The aims of this paper is to appraise the
Nigerian Deposit Insurance Corporation (NDIC) liquidation activities in failed
banks, claims settlement; amount and number of depositors so far paid; reason
behind the abandonment of deposits by some depositors; level of liquidation
proceeds realized and how it has been managed fairness of bad debt litigation
disposition and the adequacy of the insurance deposit.
To achieve the above objective I relied on
questionnaire, personal interviews and visit to the site; for primary data;
from past literature, journals and dailies for the secondary data. The
statistical tools used in the analysis are the simple percentages, tables, pie
charts and bar charts.
The study revealed the following”
1. NDIC has been delaying in
settling both the inured and the uninsured depositors, the delay was found to
be attributed to:
a. The inadequate preparation by
the NDIC in both human and material resources.
b. The inability of the
depositors to put forward their claim on time for verification.
2. Rigorous claim filing process
adopted by NDIC, lack of proper awareness on the side of depositor were found
to be chief reason for the abandonment of claims by depositors.
3. A sizeable amount has been
realized from sale of fixed assets, not much from debt recovery.
4. The amount realized has not
been managed to the interest of depositors, as some amount were not accounted
for, while a huge sum was written off as expense.
Table of content
List of tables
Background of the study
Statement of the problem
Objective of the study
Significance of the study
Scope of the study
Limitations of the study
Definition of terms
Overview of bankruptcy and liquidation of firms
Liquidation of firms in bankruptcy
Origin or banking distress in Nigeria
Causes of banking distress in Nigeria
Implication of bank distress in the Nigeria economy
Historical preview of NDIC and its role in the banking industry
Functions of the NDIC
Controversial issues surrounding NDIC operation
Empirical distress resolution options
Comparative analysis of bank distress resolution options
in selected countries of the major continents
The legal frame work of bank liquidation
Liquidation activities in failed banks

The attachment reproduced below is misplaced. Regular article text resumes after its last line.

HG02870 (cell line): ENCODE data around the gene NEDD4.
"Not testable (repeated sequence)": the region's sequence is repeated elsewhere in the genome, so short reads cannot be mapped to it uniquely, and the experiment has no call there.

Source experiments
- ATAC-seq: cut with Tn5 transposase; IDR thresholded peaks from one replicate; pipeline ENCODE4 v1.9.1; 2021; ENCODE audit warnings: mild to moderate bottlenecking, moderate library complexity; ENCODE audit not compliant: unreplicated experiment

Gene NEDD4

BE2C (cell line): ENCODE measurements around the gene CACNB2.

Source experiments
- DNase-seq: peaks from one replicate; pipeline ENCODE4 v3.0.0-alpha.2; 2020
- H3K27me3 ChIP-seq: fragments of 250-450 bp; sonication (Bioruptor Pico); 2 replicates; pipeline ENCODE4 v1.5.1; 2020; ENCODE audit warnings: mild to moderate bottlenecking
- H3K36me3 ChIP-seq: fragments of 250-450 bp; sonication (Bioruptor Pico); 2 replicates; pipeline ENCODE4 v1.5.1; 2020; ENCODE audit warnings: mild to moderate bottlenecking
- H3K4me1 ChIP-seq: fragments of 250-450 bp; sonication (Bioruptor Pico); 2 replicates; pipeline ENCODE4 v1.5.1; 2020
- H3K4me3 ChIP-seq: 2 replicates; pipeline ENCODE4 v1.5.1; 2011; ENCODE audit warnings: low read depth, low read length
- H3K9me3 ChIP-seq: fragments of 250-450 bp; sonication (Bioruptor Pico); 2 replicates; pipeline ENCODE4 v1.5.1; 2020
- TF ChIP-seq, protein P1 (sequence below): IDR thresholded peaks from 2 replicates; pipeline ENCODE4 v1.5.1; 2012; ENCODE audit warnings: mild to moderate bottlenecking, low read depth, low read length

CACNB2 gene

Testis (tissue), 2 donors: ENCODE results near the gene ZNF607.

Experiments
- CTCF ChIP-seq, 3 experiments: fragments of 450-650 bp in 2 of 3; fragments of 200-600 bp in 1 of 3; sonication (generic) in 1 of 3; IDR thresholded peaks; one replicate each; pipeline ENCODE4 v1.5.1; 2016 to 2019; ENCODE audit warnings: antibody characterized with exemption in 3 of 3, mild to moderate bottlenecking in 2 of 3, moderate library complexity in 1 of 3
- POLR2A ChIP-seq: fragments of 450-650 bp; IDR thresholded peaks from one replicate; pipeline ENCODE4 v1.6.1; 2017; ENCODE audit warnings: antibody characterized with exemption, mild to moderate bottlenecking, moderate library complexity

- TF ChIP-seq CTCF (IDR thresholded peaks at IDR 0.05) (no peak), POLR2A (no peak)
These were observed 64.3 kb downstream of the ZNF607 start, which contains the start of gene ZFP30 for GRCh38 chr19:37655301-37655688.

Sources of data
Design of questionnaire
Sample procedure and determination of sample size
Techniques of data analysis
Data presentation, analysis and interpretation
Presentation of data
Primary data analysis
Test of hypothesis
Interpretation of results
Discussion of findings
1.1 INTRODUCTION AND BACKGROUND OF THE
The importance of a banking sector in any
economy derives from its role of financial intermediation; provision of an
efficient payment system and facilitating the implementation of monetary
policies. Hence, an efficient and
effective banking sector is essential not only for the promotion of efficient
intermediation but also for the protection of depositors, encouragement of
healthy competition, maintenance and protection against systematic risk.
The banking system as noted by Schempeter
(1934) is regarded as a key agent in the process of development, because all
other industries rely on it for working capital. But, the Nigerian banking system in caught in
systematic turmoil, there has been a rapid increase in the number of bank
failures and the magnitude of the problem has reached an unprecedented level;
the problem has assumed a generalized dimension thereby making it an issue of
concern to the government, the regulatory authorities, the bankers, the general
public and the international financial institutions such as the World Bank and
the International Monetary Fund (IMF).
Distress in the Nigerian banking system dates
back to the 1950’s when about 51 banks were forced out of the system following
the introduction of the very first banking law in Nigeria. The Banking Ordinance of 1952, the above
ordained and the Central Bank of Nigeria Act of 1958 brought some element of
sanity into the system. The second phase
of distress was experienced in the system after the era of Structural
Adjustment Programme (SAP), which deregulated the economy; as a result led to
the influx of the system with both efficient and inefficient banks, owing to
the fact that banks licensing was liberalized.
Thus increasing the number of banks in the country from 42 in December
1991 (Oleyemi 1995:50) when SAP was put to an end following the enactment of
Bank and Other Financial Institutions (BOFI) Decree N0. 25 of 1991. The above represents an increase by about 186
percent in less than a decade.
In order to cushion the effect of further
bank failure, the Nigeria Deposit Insurance Corporation (NDIC) was established
under the NDIC Decree N0. 22 1988.
The major reason for the establishment of the
Nigeria Deposit Insurance Scheme is not only to prevent or minimize the
incidence of bank failure but